“Is it not strange that a law that suppose to help prosecution of a murder is rejected by the ‘democracy movement’. Bizarre, right?”. The undercurrent of U.S. interventionism is tearing Hong Kong society apart. Many protesters have found a new purpose, but many are anti-westerner.

The protests are increasingly impacting the ordinary life of Hong Kongers. With the youngsters now in power at the councils the light is on the district councils to deliver what this new ‘democracy’ will deliver. The infrastructure in Hong Kong is crumbling, unemployment is high and university graduates are increasingly seen as suspicious and anti-Hong Kong.

Foreign Ministry spokeswoman Hua Chunying said at a daily news briefing in early December 2018 that sanctions will apply to NGOs that “behaved badly” during Hong Kong’s disturbances. She accused the NGOs of having “great responsibility for the chaos in Hong Kong”.

The US-headquartered NGOs include the National Endowment for Democracy, the National Democratic Institute for International Affairs, the International Republican Institute, Human Rights Watch and Freedom House.

“I had hoped to spotlight Beijing’s deepening assault on international efforts to uphold human rights,” Roth said in a statement published later on. “The refusal to let me enter Hong Kong vividly illustrates the problem.”. Kenneth Roth has a long and controversial history even with his own. In Israel, Roth has been criticized for being anti-Israel, a claim Roth vehemently denies.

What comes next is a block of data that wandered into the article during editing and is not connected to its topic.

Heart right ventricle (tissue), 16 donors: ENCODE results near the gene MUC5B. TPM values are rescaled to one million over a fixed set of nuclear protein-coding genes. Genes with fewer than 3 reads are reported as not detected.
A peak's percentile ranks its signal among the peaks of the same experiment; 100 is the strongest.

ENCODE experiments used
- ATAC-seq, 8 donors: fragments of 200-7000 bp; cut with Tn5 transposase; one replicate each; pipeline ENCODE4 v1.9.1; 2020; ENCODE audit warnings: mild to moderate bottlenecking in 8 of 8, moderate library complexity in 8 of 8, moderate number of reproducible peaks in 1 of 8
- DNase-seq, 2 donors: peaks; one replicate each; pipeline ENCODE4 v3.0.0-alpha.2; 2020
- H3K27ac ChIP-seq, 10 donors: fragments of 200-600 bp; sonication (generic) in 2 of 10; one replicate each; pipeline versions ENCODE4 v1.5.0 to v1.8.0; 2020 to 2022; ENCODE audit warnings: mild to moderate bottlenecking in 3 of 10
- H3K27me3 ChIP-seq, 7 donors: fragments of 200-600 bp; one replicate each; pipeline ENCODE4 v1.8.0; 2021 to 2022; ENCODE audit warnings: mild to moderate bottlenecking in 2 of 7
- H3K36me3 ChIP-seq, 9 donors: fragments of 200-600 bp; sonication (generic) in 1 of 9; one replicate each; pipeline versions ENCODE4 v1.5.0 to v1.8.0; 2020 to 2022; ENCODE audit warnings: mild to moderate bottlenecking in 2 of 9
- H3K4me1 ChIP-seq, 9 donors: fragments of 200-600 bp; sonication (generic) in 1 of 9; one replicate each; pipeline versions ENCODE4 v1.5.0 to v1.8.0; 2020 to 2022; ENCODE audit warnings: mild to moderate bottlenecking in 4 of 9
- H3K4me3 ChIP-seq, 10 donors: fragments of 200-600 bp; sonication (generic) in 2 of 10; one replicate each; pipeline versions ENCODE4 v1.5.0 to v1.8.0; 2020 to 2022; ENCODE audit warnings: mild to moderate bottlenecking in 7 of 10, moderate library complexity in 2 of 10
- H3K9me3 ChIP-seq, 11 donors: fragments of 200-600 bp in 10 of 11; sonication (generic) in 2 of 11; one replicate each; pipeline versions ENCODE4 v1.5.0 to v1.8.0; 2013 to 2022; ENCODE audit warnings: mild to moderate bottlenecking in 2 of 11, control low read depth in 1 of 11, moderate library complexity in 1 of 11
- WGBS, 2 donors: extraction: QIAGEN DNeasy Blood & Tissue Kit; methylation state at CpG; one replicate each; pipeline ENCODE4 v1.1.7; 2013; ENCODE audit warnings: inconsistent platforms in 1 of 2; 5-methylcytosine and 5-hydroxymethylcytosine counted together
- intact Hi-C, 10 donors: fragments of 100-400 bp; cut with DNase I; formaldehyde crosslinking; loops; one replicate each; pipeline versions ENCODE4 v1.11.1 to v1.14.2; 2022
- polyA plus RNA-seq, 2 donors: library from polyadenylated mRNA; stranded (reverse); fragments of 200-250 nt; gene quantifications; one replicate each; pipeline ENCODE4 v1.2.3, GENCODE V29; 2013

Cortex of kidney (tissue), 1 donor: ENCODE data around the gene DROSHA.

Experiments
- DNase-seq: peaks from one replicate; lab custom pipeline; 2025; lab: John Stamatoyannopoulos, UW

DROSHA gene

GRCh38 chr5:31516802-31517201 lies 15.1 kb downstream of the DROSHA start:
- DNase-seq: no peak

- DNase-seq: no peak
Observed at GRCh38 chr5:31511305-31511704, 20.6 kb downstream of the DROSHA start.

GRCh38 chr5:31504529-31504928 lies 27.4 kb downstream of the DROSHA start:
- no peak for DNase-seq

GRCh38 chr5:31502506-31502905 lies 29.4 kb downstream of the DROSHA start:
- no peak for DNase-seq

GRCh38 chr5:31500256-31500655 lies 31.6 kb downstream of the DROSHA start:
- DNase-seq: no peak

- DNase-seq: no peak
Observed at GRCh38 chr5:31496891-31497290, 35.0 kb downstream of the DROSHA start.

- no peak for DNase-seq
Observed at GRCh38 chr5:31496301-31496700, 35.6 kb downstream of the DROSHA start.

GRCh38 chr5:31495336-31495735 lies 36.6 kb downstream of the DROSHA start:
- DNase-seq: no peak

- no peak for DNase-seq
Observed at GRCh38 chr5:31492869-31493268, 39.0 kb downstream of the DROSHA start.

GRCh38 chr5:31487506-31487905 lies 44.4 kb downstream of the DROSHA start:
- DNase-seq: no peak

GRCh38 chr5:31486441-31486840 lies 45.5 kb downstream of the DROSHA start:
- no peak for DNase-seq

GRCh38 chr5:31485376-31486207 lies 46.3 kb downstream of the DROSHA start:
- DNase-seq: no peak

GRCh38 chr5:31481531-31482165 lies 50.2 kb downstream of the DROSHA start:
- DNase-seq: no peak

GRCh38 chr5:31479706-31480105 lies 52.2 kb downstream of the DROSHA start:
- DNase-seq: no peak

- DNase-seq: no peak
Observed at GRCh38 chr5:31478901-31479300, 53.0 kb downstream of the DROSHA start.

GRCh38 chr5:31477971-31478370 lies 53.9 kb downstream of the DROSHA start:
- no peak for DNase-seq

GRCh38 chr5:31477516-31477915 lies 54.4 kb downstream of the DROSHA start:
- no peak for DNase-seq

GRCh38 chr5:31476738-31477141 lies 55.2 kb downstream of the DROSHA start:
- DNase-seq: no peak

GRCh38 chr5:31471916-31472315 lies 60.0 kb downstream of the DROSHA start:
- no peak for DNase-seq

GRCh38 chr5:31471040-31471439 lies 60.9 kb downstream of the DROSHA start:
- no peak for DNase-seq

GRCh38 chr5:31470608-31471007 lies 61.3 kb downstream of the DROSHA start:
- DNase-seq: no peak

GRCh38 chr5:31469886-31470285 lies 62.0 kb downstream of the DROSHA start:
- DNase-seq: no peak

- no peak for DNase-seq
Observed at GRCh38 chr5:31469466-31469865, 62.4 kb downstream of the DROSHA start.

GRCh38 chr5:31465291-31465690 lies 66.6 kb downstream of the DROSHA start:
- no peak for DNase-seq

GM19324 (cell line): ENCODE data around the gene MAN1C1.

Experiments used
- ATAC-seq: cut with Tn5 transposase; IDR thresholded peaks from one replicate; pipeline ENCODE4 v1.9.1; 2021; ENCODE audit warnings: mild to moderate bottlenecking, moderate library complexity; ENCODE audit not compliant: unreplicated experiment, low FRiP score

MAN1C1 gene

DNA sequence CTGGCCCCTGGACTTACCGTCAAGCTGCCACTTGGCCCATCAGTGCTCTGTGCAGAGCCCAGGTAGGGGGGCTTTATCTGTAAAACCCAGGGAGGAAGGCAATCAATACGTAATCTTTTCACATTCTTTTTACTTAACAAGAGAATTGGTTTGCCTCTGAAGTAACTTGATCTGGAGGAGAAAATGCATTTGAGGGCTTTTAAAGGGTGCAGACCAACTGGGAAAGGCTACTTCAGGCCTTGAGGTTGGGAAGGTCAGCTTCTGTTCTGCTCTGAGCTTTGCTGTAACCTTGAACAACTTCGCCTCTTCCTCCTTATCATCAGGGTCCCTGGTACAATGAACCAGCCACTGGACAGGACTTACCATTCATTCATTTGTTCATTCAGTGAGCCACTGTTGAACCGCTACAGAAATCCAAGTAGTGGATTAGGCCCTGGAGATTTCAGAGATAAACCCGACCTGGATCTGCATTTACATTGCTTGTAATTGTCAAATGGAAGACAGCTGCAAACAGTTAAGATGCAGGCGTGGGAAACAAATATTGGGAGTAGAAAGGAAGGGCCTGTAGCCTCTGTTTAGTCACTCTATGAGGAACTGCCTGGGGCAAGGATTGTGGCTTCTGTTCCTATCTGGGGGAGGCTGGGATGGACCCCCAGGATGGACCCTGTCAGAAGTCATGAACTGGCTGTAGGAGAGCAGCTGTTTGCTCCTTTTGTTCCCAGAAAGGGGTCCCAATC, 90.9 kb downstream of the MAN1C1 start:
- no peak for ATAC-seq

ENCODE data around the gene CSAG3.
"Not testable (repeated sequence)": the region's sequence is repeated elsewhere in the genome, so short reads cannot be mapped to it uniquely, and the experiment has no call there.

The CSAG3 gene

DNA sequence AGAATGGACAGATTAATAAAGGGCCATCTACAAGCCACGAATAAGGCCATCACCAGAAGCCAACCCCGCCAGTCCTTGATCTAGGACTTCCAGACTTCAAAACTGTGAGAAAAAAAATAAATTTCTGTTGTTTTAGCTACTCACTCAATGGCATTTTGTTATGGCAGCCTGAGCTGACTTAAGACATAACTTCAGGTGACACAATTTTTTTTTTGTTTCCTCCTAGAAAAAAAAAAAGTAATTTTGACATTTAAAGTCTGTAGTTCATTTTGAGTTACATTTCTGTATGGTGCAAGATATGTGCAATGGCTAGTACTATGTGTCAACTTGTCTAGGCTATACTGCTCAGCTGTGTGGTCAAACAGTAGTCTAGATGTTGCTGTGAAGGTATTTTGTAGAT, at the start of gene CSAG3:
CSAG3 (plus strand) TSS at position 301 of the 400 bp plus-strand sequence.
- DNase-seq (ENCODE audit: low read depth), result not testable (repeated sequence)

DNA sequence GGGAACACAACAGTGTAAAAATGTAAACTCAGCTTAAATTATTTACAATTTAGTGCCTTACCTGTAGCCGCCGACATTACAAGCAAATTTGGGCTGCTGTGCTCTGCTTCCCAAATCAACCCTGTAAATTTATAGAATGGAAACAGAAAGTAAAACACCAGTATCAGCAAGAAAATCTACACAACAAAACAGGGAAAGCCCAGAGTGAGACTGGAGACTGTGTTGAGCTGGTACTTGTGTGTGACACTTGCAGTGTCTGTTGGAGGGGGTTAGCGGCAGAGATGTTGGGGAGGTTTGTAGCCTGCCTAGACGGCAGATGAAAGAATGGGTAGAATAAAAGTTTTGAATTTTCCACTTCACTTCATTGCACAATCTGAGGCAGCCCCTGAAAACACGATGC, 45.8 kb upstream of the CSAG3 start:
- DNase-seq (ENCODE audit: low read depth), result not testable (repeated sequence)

The Hong Kong event at the Foreign Correspondents’ Club has been cancelled. Roth added that the press conference will take place in New York.

The US-based NGO operates in more than 90 countries. Roth, a former federal prosecutor, involved in the Iran-Contra investigations against the Republican administration of Ronald Reagan, has been the executive director of the human rights watchdog since 1993. Roth is closed to the Democratic party.

‘Sanctions’

Last month, a Chinese Ministry of Foreign Affairs official threatened “sanctions” against Human Rights Watch and other American pro-democracy organisations.

Sunday’s move comes as protests across the territory enter their seventh month. Originally related to a now-axed extradition bill, demonstrations have escalated into sometimes violent displays of dissent against police behaviour, amid calls for democracy and anger over Beijing’s encroachment.

“My denial of entry pales in comparison to the harassment that Chinese activists routinely endure – jail, torture, and enforced disappearance simply for trying to secure basic rights for their fellow citizens,” Roth said. “But China’s efforts to interfere with the work of international groups like Human Rights Watch is a form of global censorship that governments should resist before it’s too late.”. Hong Kong officials added that it is the right to deny anyone entry to the territory, regardless of what Mr. Roth saying. “Working for Human Rights Watch is not making him above the law”, said a SAR administration official.

A string of other advocates, artists and academics have been denied entry in recent years, including US academic Dan Garrett, UK activist Benedict Rogers and Chinese dissident Feng Congde.